The labor seder attracted more than 50 unionists to share the Passover story at Local 802. Photo: Walter Karling.
Next year in Jerusalem! On March 23, Local 802’s Club Room was the setting for the 6th annual Passover labor seder, organized by the United Hebrew Trades, which is the New York Division of the Jewish Labor Committee.
The seder was attended by more than 50 representatives from across the labor movement, and provided an opportunity for members of the Jewish community and trade unions to share the Passover story and examine its relationship to contemporary struggles for freedom and dignity.
Local 802 has long been affiliated with the United Hebrew Trades/Jewish Labor Committee, and it is my honor to have been recently elected to maintain this special relationship, following in the footsteps of our past delegate, Erwin Price, and those who came before him.
The JLC is an independent secular organization, serving to bring together the Jewish community and the larger labor movement, with the goal of working together to advance important causes, both social and economic. Headquartered in New York City, it has offices and or affiliates in major cities across the nation.
The United Hebrew Trades has a history stretching back to 1888, when it was founded by members of the Yiddish and Russian branches of the Socialist Labor Party and other Jewish unions. It included the early Jewish Musicians’ Union of New York.
In 1934 the UHT took part in the formation of the Jewish Labor Committee, along with the International Ladies’ Garment Workers’ Union and other organizations. The JLC’s initial efforts focused on responding to the rise of Nazism and anti-Semitism in pre-war Germany and at home in the United States.
The JLC was active during World War II in supporting the underground resistance movement against Germany. It smuggled financial aid to oppressed Jewish communities in Europe, and assisted émigrés to the United States. By 1944, the JLC was spending upwards of $1 million a year to aid Holocaust survivors.
After the war, the JLC organized a campaign to support the Stratton Bill, which would have permitted some 400,000 refugees into the U.S. This bill failed to pass, but the JLC soldiered on. It continued and expanded its assistance to the hundreds of thousands of people still living in displaced persons camps in Europe. It also served as a clearinghouse to help locate missing relatives, and created the Child Adoption Program to send financial support to orphans of the war.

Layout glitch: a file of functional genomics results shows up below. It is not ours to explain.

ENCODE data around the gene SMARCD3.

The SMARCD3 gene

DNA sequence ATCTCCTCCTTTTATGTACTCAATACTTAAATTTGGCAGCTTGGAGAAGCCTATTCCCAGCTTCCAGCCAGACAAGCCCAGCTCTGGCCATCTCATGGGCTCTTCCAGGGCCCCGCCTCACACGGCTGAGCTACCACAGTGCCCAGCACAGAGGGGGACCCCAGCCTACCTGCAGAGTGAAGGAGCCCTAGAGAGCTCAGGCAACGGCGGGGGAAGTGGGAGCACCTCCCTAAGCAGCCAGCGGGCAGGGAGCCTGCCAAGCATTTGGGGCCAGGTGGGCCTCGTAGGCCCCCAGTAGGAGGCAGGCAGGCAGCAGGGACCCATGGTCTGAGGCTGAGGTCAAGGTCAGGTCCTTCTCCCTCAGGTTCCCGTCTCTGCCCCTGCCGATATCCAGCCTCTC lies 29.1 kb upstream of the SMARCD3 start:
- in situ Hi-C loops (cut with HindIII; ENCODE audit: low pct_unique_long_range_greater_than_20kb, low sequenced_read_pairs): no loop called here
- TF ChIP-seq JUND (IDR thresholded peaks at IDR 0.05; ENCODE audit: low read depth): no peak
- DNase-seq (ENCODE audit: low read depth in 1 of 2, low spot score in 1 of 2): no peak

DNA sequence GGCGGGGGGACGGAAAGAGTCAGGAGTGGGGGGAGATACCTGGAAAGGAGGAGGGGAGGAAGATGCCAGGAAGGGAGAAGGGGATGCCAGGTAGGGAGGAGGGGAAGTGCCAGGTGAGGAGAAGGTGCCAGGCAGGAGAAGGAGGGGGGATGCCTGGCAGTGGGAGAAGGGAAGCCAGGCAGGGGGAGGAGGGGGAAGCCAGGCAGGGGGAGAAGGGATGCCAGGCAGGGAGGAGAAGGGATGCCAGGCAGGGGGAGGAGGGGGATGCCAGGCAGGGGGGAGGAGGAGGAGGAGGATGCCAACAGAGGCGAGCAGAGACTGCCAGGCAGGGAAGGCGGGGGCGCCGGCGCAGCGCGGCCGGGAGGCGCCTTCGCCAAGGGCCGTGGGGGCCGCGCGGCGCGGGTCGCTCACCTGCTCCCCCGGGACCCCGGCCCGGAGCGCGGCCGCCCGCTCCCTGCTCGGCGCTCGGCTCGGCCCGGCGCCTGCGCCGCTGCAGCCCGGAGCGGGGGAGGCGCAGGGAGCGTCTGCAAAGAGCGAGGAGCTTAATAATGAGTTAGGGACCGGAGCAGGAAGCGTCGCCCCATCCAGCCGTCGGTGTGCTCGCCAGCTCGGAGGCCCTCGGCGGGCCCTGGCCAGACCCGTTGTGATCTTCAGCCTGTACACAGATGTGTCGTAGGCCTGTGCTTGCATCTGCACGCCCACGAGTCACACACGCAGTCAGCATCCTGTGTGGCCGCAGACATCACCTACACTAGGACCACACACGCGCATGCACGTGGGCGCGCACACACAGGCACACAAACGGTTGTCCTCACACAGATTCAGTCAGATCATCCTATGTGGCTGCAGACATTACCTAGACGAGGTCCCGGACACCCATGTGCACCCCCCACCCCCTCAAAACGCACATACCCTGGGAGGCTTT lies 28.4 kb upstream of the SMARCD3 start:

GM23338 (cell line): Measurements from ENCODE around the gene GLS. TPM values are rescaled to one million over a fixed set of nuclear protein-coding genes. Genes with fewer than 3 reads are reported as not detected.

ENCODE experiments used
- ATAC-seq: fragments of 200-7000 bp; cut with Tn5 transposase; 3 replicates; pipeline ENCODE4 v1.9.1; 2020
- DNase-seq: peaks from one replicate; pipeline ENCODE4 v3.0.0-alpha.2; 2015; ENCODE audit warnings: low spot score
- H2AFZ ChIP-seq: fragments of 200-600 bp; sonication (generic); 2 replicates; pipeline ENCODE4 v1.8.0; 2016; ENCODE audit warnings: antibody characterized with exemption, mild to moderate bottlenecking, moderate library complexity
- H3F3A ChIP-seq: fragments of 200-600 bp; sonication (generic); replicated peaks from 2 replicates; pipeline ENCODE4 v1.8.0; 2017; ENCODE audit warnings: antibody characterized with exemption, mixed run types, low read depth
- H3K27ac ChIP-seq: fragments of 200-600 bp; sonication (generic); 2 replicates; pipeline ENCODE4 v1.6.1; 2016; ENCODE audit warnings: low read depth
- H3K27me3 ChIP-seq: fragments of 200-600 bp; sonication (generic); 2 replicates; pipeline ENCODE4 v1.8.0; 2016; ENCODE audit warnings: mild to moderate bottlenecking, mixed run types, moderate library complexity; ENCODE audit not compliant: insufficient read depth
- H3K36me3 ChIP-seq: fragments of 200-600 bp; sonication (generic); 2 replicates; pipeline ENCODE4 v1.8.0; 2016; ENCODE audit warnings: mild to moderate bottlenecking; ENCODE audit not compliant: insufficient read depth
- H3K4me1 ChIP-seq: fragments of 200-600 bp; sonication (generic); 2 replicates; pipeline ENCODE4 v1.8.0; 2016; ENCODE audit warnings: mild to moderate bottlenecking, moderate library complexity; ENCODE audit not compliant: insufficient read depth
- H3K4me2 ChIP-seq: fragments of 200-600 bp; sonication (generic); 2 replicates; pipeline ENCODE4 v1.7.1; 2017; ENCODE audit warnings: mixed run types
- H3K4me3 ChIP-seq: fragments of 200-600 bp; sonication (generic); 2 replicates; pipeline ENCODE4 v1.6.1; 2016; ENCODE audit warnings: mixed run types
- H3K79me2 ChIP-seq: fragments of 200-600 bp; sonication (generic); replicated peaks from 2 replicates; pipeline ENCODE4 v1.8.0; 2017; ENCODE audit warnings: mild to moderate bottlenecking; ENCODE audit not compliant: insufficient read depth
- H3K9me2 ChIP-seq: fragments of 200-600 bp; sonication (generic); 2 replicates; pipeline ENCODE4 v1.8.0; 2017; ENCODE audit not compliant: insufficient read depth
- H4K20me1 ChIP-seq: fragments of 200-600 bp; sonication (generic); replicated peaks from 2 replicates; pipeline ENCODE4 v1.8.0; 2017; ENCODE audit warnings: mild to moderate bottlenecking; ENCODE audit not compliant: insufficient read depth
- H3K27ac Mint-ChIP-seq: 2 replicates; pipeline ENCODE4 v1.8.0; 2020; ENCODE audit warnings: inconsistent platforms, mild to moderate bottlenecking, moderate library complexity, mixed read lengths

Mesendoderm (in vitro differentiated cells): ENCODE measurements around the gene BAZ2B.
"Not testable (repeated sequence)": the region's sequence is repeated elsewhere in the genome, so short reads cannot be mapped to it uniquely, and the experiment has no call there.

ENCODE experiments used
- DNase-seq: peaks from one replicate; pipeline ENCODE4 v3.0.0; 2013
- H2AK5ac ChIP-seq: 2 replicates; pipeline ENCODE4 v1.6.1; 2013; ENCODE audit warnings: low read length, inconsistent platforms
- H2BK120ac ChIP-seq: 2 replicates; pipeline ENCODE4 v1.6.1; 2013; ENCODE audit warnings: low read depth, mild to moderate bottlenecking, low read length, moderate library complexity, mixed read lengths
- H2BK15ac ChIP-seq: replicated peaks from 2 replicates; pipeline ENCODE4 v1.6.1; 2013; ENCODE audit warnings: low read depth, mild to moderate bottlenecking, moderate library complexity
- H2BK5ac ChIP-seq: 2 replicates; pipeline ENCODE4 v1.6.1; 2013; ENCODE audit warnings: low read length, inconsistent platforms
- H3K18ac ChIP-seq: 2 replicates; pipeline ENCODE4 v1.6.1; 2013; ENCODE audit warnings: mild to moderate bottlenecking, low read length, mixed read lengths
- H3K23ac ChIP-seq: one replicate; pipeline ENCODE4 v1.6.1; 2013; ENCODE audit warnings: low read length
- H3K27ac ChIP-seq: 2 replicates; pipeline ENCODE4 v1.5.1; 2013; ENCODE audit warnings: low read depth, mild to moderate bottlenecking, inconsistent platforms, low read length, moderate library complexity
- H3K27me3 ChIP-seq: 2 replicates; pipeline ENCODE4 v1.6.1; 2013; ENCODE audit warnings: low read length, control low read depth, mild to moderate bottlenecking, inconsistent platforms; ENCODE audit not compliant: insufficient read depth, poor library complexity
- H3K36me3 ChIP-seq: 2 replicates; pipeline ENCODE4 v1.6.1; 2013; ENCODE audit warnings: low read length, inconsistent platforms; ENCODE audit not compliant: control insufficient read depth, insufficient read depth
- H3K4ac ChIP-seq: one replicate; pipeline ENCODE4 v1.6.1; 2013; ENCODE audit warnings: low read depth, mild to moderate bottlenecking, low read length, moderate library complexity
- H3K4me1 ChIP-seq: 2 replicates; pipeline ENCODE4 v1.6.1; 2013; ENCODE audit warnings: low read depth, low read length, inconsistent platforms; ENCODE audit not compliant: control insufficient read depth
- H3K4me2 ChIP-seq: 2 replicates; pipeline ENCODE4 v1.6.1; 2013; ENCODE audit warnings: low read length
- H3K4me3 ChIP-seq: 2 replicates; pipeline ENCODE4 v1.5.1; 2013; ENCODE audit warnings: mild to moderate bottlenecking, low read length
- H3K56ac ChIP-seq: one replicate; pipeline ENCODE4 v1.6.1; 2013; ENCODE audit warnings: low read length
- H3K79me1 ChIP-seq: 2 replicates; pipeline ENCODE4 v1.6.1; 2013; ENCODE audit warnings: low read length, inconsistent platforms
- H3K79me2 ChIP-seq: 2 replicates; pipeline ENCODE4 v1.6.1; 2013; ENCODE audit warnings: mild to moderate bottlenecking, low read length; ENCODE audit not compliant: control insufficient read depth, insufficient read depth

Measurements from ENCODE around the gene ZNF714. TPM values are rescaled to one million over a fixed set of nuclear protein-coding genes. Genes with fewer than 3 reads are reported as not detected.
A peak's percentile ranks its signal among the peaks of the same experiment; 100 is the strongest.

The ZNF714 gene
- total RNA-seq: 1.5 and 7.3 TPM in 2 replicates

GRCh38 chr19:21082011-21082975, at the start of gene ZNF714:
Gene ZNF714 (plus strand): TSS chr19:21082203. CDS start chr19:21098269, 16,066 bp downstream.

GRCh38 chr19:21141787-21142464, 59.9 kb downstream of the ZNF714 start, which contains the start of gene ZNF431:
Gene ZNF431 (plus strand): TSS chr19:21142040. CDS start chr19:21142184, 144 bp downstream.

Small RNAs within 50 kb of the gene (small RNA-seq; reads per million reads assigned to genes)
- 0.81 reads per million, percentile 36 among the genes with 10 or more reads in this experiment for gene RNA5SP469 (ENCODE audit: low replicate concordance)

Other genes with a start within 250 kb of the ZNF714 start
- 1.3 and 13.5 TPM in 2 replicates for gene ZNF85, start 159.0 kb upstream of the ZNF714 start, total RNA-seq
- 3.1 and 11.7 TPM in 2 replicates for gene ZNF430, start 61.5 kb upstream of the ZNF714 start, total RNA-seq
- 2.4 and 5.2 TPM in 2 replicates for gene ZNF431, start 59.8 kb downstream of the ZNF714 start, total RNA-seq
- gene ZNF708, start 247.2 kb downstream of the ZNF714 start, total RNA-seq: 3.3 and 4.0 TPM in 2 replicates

In post-war America, the JLC formed committees to address issues of human rights and to combat intolerance. The preservation of these rights, the support of labor, and the fostering of a liberal and humane Jewish ethos remain the focus of the United Hebrew Trades and the Jewish Labor Committee.
In the 1990’s, the United Hebrew Trades upgraded its status with the Jewish Labor Committee. No longer an affilate, the United Hebrew Trades is now the New York Division of the Jewish Labor Committee.
Current JLC activities include its continued support of Israel and opposition to calls for anti-Israel divestment and boycotts, support for workers’ rights and democratic reform in Iran, and support for the U.S. Employee Free Choice Act.
In the NYC area, the JLC has come out to support the preservation of mechanical lever voting machines and reached out to the City Council to oppose the development of Kingsbridge Armory in the Bronx as a mega mall unless there were guarantees of a $10 per hour living wage for the mall’s employees.
Trade unions from all across the world of labor are members of the UHT-JLC. These include CWA, AFSCME, UFT, IATSE, ILU, PEF, RWDSU, SEIU, TWU, UAW, UFCW, UniteHere!, Workers United, and our own AFM.
Local 802 looks forward to many more years of collaboration with the United Hebrew Trades and Jewish Labor Committee in our efforts to support labor here at home and around the world.